Unpacking the true cost of fossil fuels
One of the frequent criticisms about renewable energy is that it’s more expensive than energy generated from fossil fuels. Going renewable just doesn’t make financial sense, critics say. Well, it’s time to debunk the naysayers with some facts about the cost of renewable energy — and the true cost of fossil fuels.
Renewable energy costs less than even the cheapest fossil fuels
When it comes to the cost of new power generation, onshore wind and solar are now the cheapest sources of energy, even less than gas or coal. Onshore wind and solar with storage can cost as little as $0.04 per kilowatt-hour (kWh), while fossil fuels can cost up to $0.22 per kWh.
This year, the International Renewable Energy Agency (IRENA) found that nearly all of US coal capacity (99%!) costs more than renewable energy capacity. IRENA found that “the cost of either new wind or solar is at least 30 percent cheaper than the cost of running more than three-quarters of existing U.S. coal plants.” In fact, their study found not only that renewables are far cheaper than coal, but also that “replacing coal plants with local wind and solar would… generate $589 billion in new investment across the U.S.”
It’s true that renewable energy used to be more expensive. But as technology has improved, the cost to construct new generation has dropped dramatically. IRENA reports that the cost to construct new solar installations has come down 90% in the last decade while the wind turbine prices have dropped by 49-78% over that same span, making renewable energy cost-competitive.
For proof of the growing cost benefit of renewables, look no further than this comparison of solar power generation over the last 60 years from Our World in Data. Compare, for instance, 2002 with 2022 — the data tells the story of renewable growth combined with increasing affordability.
Another reason that clean energy has become cheaper than fossil fuels? The energy sources themselves — the sun, the wind, hydropower — don’t cost a thing. Can’t say the same thing about an oil well.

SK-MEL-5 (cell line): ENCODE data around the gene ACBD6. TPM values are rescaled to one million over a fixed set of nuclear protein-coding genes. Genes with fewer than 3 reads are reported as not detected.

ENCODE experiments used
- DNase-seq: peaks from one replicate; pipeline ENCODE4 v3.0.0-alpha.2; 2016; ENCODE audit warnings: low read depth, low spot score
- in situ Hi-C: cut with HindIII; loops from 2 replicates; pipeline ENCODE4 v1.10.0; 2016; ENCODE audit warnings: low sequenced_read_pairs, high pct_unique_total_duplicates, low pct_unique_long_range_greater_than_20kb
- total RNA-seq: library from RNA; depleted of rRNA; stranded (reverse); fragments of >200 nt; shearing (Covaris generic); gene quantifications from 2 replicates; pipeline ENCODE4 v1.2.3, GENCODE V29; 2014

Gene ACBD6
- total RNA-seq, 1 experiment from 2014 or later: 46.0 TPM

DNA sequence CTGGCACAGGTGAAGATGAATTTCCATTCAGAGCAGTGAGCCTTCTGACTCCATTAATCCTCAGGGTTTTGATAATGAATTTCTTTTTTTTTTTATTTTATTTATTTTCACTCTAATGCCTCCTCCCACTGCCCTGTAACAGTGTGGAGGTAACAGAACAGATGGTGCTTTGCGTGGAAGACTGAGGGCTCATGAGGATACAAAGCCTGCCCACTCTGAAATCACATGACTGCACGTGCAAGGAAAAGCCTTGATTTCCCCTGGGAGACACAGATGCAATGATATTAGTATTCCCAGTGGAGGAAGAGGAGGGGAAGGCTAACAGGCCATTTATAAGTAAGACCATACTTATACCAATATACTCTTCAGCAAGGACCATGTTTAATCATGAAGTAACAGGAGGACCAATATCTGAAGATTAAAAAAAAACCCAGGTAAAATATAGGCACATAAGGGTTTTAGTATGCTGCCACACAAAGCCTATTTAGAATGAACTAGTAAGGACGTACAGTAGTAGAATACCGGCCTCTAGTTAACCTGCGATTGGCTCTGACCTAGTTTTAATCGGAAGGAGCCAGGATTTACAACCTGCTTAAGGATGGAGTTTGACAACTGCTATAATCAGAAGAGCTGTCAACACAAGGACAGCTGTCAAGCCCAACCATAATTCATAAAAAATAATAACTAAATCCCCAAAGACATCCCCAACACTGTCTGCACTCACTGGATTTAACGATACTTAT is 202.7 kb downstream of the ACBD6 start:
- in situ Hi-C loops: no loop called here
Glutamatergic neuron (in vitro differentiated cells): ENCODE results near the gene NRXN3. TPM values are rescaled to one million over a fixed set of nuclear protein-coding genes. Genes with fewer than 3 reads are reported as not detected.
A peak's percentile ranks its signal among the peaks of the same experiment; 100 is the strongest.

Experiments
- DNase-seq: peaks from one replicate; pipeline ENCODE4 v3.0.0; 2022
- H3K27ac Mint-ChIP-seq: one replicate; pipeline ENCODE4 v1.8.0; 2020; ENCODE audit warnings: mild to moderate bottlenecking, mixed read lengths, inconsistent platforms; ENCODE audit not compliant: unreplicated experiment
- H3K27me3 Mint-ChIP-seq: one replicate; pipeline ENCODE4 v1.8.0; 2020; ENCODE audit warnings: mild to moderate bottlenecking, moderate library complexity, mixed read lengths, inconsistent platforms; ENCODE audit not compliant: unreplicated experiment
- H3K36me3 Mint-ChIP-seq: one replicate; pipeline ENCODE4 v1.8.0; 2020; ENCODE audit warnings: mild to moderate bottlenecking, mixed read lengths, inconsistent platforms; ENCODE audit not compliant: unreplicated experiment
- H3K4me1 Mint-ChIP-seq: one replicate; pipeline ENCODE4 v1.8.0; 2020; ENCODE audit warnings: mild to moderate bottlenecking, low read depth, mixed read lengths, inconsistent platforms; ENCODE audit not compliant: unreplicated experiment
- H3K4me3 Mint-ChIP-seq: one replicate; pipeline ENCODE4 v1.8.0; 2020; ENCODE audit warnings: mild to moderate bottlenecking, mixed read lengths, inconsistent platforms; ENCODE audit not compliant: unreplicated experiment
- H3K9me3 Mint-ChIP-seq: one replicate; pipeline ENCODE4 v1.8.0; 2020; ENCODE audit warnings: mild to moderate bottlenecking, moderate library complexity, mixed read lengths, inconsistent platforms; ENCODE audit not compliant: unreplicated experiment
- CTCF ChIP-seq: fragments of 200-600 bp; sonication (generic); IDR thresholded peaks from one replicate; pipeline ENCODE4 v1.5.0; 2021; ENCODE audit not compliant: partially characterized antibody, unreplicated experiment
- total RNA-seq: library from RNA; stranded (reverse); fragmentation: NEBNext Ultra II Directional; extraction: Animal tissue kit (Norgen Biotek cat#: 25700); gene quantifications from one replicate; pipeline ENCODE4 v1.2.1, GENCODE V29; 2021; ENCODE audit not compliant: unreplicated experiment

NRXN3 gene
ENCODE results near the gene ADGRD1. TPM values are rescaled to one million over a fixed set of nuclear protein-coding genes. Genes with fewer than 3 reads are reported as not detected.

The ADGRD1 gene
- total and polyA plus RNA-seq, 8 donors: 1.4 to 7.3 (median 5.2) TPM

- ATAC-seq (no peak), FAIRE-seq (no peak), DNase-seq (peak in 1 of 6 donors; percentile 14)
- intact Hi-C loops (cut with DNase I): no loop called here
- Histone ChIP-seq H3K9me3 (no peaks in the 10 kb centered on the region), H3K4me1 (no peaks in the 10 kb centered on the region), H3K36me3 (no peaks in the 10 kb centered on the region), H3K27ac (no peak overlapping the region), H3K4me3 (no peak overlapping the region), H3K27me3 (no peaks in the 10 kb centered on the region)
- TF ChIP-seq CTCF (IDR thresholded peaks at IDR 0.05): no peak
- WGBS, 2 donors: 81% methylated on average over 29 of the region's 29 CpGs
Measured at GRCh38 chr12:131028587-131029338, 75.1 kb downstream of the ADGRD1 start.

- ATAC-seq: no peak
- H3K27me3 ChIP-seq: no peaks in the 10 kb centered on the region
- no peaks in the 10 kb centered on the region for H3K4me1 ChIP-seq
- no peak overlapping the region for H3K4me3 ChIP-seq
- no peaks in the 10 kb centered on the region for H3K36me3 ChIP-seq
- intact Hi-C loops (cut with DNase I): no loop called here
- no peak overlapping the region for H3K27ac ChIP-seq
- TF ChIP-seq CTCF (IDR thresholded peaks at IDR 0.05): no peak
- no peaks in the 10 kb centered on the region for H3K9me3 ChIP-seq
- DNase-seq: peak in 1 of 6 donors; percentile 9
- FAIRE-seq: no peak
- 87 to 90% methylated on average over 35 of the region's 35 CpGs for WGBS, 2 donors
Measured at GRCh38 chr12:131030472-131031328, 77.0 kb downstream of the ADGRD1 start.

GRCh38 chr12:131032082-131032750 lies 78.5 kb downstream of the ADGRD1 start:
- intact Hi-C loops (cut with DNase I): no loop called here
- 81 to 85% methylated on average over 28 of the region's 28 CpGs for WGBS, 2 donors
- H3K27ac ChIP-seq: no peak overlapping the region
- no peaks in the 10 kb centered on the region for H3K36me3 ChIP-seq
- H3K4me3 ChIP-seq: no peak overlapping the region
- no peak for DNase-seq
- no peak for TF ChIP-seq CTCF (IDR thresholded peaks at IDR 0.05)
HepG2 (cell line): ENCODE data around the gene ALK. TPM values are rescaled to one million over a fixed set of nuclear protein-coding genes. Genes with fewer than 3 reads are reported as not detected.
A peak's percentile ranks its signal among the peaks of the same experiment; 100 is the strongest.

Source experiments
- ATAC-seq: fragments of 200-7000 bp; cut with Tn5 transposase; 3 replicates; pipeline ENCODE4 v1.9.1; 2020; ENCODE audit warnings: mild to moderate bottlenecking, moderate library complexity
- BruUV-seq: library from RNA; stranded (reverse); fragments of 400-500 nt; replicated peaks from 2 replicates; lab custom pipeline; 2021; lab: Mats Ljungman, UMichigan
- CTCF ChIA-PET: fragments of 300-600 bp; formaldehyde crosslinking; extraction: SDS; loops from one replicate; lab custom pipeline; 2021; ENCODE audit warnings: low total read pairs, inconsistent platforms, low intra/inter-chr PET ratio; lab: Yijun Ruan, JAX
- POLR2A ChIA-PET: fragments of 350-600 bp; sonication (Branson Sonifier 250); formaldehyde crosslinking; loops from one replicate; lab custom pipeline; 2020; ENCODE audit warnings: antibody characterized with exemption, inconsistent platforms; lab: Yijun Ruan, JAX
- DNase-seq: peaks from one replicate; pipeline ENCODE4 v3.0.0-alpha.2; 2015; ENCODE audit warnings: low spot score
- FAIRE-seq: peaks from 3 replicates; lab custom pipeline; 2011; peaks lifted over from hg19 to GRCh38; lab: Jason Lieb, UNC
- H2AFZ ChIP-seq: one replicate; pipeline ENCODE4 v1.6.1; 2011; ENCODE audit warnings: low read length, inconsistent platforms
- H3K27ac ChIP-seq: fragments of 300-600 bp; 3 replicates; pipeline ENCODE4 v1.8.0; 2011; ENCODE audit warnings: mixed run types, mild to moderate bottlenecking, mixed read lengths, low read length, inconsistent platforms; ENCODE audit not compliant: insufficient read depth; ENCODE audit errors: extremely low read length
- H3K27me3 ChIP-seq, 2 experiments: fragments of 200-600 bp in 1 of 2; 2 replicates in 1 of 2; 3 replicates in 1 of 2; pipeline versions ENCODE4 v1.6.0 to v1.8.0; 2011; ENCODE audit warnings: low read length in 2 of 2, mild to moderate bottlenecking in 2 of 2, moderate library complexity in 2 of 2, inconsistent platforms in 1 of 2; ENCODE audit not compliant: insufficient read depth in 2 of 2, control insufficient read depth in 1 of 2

Fossil fuels cost us a lot in other ways
Even if energy from fossil fuels didn’t cost more to generate, it comes with a lot of other costs.
Price volatility and energy insecurity
Energy from fossil fuels is subject to the whims of global fossil fuel markets. That’s something we’re all too familiar with these days. Global events, from the pandemic to Russia’s invasion of Ukraine, have sent energy prices on a rollercoaster over the past few years. The cost of electricity rose at double the rate of inflation last year, and costs per kWh jumped 14.3% from 2021.
Burning fossil fuels doesn’t just release greenhouse gasses, it also releases other forms of pollution, including particulate matter. Why is that important? Because it can cause negative health effects, including respiratory problems like asthma and reduced lung function, heart disease, premature births, and premature deaths. Last year, the Lancet found that air pollution continues to be responsible for nine million deaths per year, or about one in six deaths worldwide. Burning fossil fuels is a huge contributor to that air pollution. And those health effects disproportionately affect communities of color and low-income communities.
Of course, health problems come with their own price tags. We already know that the economic and health costs of air pollution from burning fossil fuels tops $8 billion per day globally. The American Lung Association reported last month that transitioning away from fossil fuels to clean energy could have public health benefits totaling $978 billion in the United States by 2050.
Last but certainly not least, burning fossil fuels for power and transportation is a huge source of the greenhouse gas emissions that cause global warming. Together, transportation and electricity account for more than half of greenhouse gas emissions in the US.
Global warming is directly tied to increased extreme weather events and natural disasters. Climate-fueled natural disasters cost the US $165 billion in 2021. In the last five years, climate disasters have cost us a total of $595.5 billion. That’s one-quarter of the total disaster cost of the last 42 years.
Be part of the clean energy transition from home
So what can you do with all this information? In short, you have the ability to affect change. And with the advent of the Inflation Reduction Act (IRA), anything you do to fight fossil fuels matters. As The Washington Post put it, “If Americans take full advantage of [IRA] programs, the results could be profound.”
But one solution we’re very excited about — our CEO, Kiran, even calls it “the best energy product out there” — is community solar. With community solar, you subscribe to a share of a local solar farm instead of installing your own rooftop panels. That’s one of the reasons we love it — it’s available to anyone who pays a power bill.
Your solar farm puts renewable energy right into your state’s power grid, decreasing the need for energy from fossil fuels. It’s one of the most direct actions you can take to help kick fossil fuels out of the power supply. As an added bonus, you’ll save on your power bill thanks to solar credits.
A number of states have started community solar programs to encourage the development of clean energy. Check if yours is one of them!